Bethesda's epic sci-fi RPG is here, and it's a big one. From shipbuilding to exploring the surface of Mars, our thoughts so far.
Starfield Review... In Progress
The first trailer for Grand Theft Auto 6 is finally here.
Grand Theft Auto 6 Trailer
We take an in-depth look at Avatar: Frontiers of Pandora and tell you why it should be heavily on your radar!
Avatar: Frontiers of Pandora - a Deep-Dive into its Potential
Range-wise, the ROG Rapture GT6 is phenomenal, and it's ideal for all gaming and non-gaming-related tasks.
ASUS ROG Rapture GT6 WiFi 6 Mesh System Review
Why Ditching Macro Mechanics is the Right Move for StarCraft 2
Post by Junglist @ 12:14pm 25/09/15 | Comments
Resident StarCraft II expert Junglist takes a closer look at why abandoning macro mechanics in StarCraft II is a good thing.

In StarCraft II, factions are locked in brutal combat – but I’m not referring to the jumbo shoulder pads of the Terrans or the electro-dreads of the Protoss. In the beta leading up to Legacy of the Void’s release, Blizzard has been toying with one of the most polarising changes in its history: removing, or at least dialling down, its macro mechanics.

All I can say is... Hell. It’s about damn time.

For the uninitiated, one of the StarCraft sequel’s additions was a race-specific ‘macro mechanic’ to boost your economy. Terrans could call down MULEs that mine crystals at three times the normal rate, Protoss could Chrono Boost their buildings to speed up production, and Zerg could spit on their hive to make more larvae, as well as dropping Creep Tumours to spread creep throughout the map.

On paper, these seem like good ideas that both allow for strategic choice and mechanical mastery. In reality, it’s arbitrary PvE that drains a player’s focus.

It’s Just Not Fun
Deep in the heart of every RTS player is the Ender’s Game fantasy, where you’ve proven yourself such a damn good commander that the armed forces want to use your brilliance. But the armed forces have to deal with all that boring stuff, like logistics. In your fantasy, you shouldn’t have to deal with the mundane. Just imagine.

You sit in a big red velvet chair, surrounded by Minority Report screens. “This is your command console”, says General Buzzcut, who copped some pushback for this but he believed in you, dammit. “And every thirty seconds, you’ll have to push this red button.” Wait, what? Why? “Push it so our supply chains are at maximum efficiency,” says the good General. “As our operation grows, you’ll need that orange button, too. And if it comes to it – may God help us – there’s the polka-dot button.”

“But wait, General,” you say, “Aren’t there, like… People for that? Or can’t we automate it?”

Well, la-di-frickin-da, Ender. Twenty seconds in the chair, and already delegating.

The Illusion of Strategy
Sid Meier, of Civilization fame, is quoted as saying, “A game is a series of interesting choices.”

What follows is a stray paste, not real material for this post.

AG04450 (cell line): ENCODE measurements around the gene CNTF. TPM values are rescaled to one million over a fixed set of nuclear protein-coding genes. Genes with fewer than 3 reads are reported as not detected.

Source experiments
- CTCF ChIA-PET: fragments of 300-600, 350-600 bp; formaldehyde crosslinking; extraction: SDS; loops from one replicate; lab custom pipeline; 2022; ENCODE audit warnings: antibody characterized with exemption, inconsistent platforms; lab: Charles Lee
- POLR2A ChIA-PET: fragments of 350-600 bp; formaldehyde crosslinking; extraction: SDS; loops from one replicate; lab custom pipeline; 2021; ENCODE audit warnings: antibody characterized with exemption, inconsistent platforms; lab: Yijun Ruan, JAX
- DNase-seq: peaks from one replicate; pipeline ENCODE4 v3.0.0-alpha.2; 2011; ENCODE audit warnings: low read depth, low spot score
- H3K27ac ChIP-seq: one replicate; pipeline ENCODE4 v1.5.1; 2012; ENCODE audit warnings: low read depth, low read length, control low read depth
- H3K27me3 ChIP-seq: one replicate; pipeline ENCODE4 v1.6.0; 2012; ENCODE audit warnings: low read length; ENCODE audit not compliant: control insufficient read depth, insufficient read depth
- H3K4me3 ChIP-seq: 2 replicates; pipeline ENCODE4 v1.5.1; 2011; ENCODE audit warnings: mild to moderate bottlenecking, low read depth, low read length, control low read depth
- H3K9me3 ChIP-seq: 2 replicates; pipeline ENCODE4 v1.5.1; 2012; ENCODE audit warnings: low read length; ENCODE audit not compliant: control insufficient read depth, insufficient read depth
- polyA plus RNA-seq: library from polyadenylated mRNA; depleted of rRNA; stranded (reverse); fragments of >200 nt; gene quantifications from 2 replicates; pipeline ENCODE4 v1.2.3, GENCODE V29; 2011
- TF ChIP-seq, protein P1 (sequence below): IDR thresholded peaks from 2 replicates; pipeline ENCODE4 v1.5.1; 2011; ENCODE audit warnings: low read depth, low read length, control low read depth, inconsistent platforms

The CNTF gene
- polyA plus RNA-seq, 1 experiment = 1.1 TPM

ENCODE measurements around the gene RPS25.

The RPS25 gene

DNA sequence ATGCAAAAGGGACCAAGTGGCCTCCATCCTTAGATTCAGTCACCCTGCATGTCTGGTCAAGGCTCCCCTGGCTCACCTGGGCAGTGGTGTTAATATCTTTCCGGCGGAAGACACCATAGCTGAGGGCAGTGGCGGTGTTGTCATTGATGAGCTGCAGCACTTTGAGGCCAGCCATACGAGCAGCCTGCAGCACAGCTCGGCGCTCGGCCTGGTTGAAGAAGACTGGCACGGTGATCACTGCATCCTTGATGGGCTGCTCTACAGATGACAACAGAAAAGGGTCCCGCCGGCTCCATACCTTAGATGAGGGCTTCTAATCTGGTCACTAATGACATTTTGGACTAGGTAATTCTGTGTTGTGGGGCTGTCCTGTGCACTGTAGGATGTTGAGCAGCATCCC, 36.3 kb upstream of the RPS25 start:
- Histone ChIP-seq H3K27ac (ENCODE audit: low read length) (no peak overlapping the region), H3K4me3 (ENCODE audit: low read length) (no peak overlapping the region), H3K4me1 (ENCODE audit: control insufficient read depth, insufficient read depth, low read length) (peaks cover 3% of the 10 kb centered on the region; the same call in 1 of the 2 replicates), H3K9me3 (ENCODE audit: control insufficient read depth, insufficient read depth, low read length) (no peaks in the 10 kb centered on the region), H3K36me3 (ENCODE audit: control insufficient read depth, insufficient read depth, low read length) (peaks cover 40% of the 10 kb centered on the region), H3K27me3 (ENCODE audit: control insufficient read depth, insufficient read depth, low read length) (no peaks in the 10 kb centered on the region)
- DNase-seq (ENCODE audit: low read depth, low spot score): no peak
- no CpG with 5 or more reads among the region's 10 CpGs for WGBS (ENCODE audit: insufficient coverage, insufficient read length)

The definition of a ‘game’ has broadened in the last decade, yet Meier’s quote persists as a succinct truism. In fact, designers have expanded on it with hard science – we now know how many choices a player should be making at any given time. It’s roughly four.

There are exceptions, of course, and no choices are made in a vacuum. Slow-paced or turn-based games like Civ will naturally give you many options to consider. But within each decision, as its own entity, there should be a certain number of viable options to make it interesting. Too many viable options, and the choice becomes meaningless. Too few, and players always choose the dominant path.

We can define a fun number of options because our brains can only handle so much. Too many fires to put out, and it seems impenetrably hard and stressful. Too few, and it’s boring. It’s part of what designers call “flow”. StarCraft II’s macro mechanics slowly ramp up as the game goes on, and only the best players rein in their military from biting off more than their economy can chew.

Except, for this magic number to work, the choices need to be viable – and StarCraft II's macro choices are mostly rendered obsolete by the meta, meaning they only add to the game mechanically, not strategically.

Let’s take a closer look. Supply depots are best forgotten – wasting energy on a supply depot is a sign that you didn’t plan properly. That leaves a somewhat strategic choice between MULEs and scanning. Spitting on a hive is the equivalent of saying, “Do you want more things?” To which the answer is, “Yes, I’ll have that every time it’s available, cheers.”

And then there’s the Chrono Boost, which is pretty much exclusively used for probes. At higher levels of play you’ll see Chrono used for tech research or gateways in the mid-game and beyond. As Technical Designer Aron Kirkpatrick pointed out to me, this does have some value.

“I think Chrono Boost gets sold short a little bit,” he told me. “I think because you see where it is, it has a big impact on scouting. If someone comes in and sees the Chrono Boost on the Cybernetics Core, they have a pretty big idea that there’s going to be units coming. If they see a Chrono Boost on a forge, they’ll think you’re probably heading a bit more for the late game. So those sorts of things I think add a lot to the game, and I think inject could stand to be more like that.”

I’ll concede that point, though it’s mostly applicable to high level play. And no matter what your actions per minute (APM), early game Chrono Boost should only be used for probes. Which brings up an important question...